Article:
The Hyacinth Macaw is distinctly larger and bulkier than other species of macaw, measuring up to a metre in length and weighing upwards of 1.5kgs. Their cobalt-blue plumage is offset by bare yellow skin around the eye and at the base of the bill, which gives them a rather comical grin and clown-like appearance. They are often seen in small groups when feeding, but at other times they’re always in pairs. Also worth noting is the fact that they are extremely noisy and somewhat clumsy when clambering around trees – on many an occasion I’ve seen them falling from a branch when feeding or ‘playing’.

Baia das Pedras, Southern Pantanal

 

They generally nest in natural tree holes or cavities where one or two eggs will be laid, possibly three. But, as is common in the natural bird world, only one fledgling at most is likely to survive. Whilst existing tree holes can be enlarged to a degree using their powerful beaks, the competition for suitable nesting sites is fierce.  In the Pantanal the vast majority of these nests are within just one type of tree, the Manduvi. The problem is that these trees are few and far between, plus they need to be at least 60 years old in order to provide a large enough hole. And, to make the situation even more difficult, there are a number of other species of bird, and a few animals, that would also use these holes for nesting. Strangely, and what has been regarded as a bizarre biological twist, researchers have found that the Toco Toucan is by far the largest distributor of Manduvi seeds, which it manages to scatter over a wide area. So, the Toco Toucan is playing a big part in the continual and future survival of the Hyacinth Macaw but, the twist is that, it is also by far the main predator of the Hyacinth Macaw eggs!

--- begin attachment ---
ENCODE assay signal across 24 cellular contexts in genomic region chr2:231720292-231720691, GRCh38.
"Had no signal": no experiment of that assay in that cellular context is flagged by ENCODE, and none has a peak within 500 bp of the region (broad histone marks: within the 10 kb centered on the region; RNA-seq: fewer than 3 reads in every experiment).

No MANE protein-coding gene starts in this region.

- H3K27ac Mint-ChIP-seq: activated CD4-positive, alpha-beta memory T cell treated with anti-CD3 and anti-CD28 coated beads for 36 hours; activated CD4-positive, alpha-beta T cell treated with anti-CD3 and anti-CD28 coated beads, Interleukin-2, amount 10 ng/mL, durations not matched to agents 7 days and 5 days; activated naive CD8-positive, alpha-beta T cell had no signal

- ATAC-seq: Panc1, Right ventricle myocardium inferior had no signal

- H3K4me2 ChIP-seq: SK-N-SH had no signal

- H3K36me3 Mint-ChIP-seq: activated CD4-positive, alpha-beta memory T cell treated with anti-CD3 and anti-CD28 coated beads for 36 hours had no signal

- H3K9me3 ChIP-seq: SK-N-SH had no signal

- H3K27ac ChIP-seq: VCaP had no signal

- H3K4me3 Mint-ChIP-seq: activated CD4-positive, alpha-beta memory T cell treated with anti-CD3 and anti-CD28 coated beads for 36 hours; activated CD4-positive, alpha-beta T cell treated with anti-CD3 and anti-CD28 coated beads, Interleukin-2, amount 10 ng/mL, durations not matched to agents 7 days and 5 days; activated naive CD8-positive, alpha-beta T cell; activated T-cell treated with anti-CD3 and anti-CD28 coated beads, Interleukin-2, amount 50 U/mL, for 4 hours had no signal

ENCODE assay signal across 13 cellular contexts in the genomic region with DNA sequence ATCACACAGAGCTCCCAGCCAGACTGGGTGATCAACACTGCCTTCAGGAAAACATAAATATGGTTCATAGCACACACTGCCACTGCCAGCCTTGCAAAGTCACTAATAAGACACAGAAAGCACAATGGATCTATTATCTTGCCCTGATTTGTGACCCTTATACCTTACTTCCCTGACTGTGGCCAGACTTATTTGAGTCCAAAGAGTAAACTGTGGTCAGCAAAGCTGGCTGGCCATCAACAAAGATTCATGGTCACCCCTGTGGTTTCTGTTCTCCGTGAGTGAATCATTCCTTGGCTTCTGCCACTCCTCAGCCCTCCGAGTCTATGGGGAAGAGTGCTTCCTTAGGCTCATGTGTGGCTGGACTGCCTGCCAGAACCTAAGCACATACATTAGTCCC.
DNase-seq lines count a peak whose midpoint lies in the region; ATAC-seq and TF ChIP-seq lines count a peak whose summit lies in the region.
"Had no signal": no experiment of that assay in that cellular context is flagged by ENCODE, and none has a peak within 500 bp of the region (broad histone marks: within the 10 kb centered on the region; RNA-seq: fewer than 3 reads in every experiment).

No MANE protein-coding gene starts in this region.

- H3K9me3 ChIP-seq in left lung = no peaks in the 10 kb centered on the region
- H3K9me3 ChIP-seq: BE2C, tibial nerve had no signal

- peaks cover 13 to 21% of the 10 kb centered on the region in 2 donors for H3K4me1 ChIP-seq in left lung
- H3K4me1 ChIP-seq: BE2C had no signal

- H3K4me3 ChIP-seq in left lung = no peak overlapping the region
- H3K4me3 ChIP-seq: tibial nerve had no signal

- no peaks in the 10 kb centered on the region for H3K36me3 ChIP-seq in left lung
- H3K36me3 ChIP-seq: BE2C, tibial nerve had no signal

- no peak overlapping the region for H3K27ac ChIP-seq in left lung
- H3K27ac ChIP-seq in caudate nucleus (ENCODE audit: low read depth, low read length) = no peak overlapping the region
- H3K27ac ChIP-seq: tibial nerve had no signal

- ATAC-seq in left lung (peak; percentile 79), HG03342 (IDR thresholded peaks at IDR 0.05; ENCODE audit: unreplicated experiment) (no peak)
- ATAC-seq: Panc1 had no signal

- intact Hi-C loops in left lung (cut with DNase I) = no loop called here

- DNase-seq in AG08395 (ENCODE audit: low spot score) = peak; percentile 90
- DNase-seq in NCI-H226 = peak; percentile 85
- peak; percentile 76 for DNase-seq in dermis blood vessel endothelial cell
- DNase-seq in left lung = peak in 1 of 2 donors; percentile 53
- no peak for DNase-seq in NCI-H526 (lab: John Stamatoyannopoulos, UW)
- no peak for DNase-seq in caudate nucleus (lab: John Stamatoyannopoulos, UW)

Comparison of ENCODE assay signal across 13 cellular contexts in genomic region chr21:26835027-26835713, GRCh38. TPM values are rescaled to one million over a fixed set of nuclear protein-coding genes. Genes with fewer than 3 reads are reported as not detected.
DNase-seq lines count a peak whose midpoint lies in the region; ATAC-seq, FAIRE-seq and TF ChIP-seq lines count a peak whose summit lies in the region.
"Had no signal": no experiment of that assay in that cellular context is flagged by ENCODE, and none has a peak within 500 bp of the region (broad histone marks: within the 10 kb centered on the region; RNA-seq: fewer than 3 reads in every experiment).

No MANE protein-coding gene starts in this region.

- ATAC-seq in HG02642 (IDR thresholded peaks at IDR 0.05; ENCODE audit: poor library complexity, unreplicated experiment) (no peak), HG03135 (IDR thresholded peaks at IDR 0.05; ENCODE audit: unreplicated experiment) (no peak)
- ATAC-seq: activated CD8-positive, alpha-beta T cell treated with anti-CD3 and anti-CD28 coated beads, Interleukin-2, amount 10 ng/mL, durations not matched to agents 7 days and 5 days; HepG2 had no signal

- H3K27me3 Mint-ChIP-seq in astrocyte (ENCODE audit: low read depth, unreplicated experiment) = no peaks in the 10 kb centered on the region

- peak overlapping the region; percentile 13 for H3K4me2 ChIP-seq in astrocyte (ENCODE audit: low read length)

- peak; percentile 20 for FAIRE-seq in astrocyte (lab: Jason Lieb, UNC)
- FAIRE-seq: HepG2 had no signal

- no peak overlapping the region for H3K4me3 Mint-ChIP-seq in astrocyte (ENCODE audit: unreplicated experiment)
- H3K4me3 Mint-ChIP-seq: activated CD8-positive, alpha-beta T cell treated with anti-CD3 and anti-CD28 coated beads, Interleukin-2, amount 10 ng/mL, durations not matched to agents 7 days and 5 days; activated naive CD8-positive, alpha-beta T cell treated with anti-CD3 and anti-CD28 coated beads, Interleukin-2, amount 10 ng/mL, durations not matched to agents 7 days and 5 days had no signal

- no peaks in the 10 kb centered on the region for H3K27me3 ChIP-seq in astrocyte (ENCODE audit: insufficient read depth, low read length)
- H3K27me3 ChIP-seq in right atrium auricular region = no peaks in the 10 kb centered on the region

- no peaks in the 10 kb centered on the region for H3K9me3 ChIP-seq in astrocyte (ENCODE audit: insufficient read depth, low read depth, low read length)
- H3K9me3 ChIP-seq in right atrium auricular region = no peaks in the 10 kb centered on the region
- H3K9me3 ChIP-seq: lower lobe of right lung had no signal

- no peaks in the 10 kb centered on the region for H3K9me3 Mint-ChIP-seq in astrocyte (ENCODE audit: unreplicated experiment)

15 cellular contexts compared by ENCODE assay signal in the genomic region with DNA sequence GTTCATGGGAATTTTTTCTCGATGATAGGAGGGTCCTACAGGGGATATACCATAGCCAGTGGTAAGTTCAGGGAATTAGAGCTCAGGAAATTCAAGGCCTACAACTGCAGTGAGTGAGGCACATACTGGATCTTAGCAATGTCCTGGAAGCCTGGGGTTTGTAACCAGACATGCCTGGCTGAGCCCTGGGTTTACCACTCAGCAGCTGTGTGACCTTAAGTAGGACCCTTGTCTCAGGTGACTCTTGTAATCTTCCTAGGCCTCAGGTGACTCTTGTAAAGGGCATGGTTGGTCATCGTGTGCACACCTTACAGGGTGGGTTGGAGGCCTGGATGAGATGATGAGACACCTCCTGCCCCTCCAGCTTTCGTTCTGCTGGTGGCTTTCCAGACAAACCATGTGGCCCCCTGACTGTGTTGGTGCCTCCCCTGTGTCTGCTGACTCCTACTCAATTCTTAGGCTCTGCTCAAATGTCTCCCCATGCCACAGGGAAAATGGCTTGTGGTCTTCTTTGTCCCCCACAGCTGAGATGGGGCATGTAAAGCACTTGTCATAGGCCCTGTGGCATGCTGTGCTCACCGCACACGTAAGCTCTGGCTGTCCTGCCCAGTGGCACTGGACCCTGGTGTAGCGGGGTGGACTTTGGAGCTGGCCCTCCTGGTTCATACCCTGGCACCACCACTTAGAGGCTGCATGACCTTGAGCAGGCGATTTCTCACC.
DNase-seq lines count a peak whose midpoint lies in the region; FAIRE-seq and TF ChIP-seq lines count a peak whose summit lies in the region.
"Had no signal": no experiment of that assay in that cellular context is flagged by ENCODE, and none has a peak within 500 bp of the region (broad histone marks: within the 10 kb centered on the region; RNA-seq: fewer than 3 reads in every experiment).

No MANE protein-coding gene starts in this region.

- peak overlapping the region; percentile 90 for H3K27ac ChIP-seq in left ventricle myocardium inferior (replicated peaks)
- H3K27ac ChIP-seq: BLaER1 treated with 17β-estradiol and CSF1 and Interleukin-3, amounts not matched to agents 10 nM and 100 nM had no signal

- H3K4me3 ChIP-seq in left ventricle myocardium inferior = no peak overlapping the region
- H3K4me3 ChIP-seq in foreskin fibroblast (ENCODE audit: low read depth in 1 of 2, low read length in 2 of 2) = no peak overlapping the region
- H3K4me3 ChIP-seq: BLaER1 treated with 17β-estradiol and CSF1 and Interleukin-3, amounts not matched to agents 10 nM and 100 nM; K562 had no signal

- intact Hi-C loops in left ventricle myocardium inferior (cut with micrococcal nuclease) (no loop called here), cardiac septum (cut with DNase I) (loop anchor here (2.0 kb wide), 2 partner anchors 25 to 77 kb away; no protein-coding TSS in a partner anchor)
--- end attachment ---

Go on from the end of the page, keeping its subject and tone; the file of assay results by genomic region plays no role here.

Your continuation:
Taking a close inspection of a possible nest hole

 

In the southern Brazilian state of Mato Grosso du Sol, there is now a conservation programme to protect the species, a part of which is to create a few artificial nests to compensate for the lack of natural tree holes. This initiative has helped stabilize the population in the Pantanal, contributing to the downgrading of the IUCN ‘endangered’ classification.

With their dexterous claws, powerful bills and strong tongues, the Hyacinth Macaw can manage to eat a wide variety of hard fruits and nuts

 

Hyacinth Macaws feed on seeds, hard fruit and nuts of just a few regionally endemic palm species, which in the Pantanal is almost exclusively the acuri and bocaiuva nut-palms. Although they can crack open coconuts and macadamia nuts with their exceptionally powerful beaks, the acuri nut is so hard that they cannot feed on it until it has fallen and been eaten and digested by cows. Consequently, the birds can often be seen waddling around on the ground picking up nuts and other food from around the trees or in areas where there are cattle. As well as their immensely strong beaks, they have a smooth tongue with a bone inside that makes an effective tool for getting into fruits and extracting nut kernels. And, in addition, they also have the ability to eat certain poisonous seeds and unripe fruits that other animals can’t digest, as their system is able to absorb them.

Foraging in cow dung for digested acuri nuts

New World Parrots